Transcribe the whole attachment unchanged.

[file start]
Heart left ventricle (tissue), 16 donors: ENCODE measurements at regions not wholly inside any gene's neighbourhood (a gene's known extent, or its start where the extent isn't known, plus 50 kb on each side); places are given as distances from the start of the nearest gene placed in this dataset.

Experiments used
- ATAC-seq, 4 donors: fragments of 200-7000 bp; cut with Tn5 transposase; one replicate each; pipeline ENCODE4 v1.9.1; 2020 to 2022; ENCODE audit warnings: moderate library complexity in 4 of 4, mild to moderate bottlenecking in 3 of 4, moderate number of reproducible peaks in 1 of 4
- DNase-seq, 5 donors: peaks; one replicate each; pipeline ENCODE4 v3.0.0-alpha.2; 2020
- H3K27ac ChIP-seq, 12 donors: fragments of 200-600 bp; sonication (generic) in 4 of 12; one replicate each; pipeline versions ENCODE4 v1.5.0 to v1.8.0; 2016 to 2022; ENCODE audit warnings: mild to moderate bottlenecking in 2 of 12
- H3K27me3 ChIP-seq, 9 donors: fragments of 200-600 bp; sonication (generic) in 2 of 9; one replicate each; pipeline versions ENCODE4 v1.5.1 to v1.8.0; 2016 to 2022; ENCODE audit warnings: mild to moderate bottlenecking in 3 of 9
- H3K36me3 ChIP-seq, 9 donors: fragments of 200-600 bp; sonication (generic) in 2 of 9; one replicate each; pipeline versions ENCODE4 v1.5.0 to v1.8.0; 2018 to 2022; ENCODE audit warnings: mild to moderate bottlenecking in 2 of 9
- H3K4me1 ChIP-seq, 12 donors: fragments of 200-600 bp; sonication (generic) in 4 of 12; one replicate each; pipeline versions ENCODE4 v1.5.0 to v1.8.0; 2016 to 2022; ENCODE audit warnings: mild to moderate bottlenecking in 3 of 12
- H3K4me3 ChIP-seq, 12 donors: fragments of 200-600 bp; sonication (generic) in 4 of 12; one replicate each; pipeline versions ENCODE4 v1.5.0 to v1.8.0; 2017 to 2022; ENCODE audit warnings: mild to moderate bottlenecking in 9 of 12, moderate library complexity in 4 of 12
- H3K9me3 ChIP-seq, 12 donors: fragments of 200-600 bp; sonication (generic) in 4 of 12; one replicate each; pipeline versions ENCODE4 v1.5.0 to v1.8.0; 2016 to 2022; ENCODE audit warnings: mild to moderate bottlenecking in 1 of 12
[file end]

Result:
Heart left ventricle (tissue), 16 donors: ENCODE measurements at regions not wholly inside any gene's neighbourhood (a gene's known extent, or its start where the extent isn't known, plus 50 kb on each side); places are given as distances from the start of the nearest gene placed in this dataset.

Experiments used
- ATAC-seq, 4 donors: fragments of 200-7000 bp; cut with Tn5 transposase; one replicate each; pipeline ENCODE4 v1.9.1; 2020 to 2022; ENCODE audit warnings: moderate library complexity in 4 of 4, mild to moderate bottlenecking in 3 of 4, moderate number of reproducible peaks in 1 of 4
- DNase-seq, 5 donors: peaks; one replicate each; pipeline ENCODE4 v3.0.0-alpha.2; 2020
- H3K27ac ChIP-seq, 12 donors: fragments of 200-600 bp; sonication (generic) in 4 of 12; one replicate each; pipeline versions ENCODE4 v1.5.0 to v1.8.0; 2016 to 2022; ENCODE audit warnings: mild to moderate bottlenecking in 2 of 12
- H3K27me3 ChIP-seq, 9 donors: fragments of 200-600 bp; sonication (generic) in 2 of 9; one replicate each; pipeline versions ENCODE4 v1.5.1 to v1.8.0; 2016 to 2022; ENCODE audit warnings: mild to moderate bottlenecking in 3 of 9
- H3K36me3 ChIP-seq, 9 donors: fragments of 200-600 bp; sonication (generic) in 2 of 9; one replicate each; pipeline versions ENCODE4 v1.5.0 to v1.8.0; 2018 to 2022; ENCODE audit warnings: mild to moderate bottlenecking in 2 of 9
- H3K4me1 ChIP-seq, 12 donors: fragments of 200-600 bp; sonication (generic) in 4 of 12; one replicate each; pipeline versions ENCODE4 v1.5.0 to v1.8.0; 2016 to 2022; ENCODE audit warnings: mild to moderate bottlenecking in 3 of 12
- H3K4me3 ChIP-seq, 12 donors: fragments of 200-600 bp; sonication (generic) in 4 of 12; one replicate each; pipeline versions ENCODE4 v1.5.0 to v1.8.0; 2017 to 2022; ENCODE audit warnings: mild to moderate bottlenecking in 9 of 12, moderate library complexity in 4 of 12
- H3K9me3 ChIP-seq, 12 donors: fragments of 200-600 bp; sonication (generic) in 4 of 12; one replicate each; pipeline versions ENCODE4 v1.5.0 to v1.8.0; 2016 to 2022; ENCODE audit warnings: mild to moderate bottlenecking in 1 of 12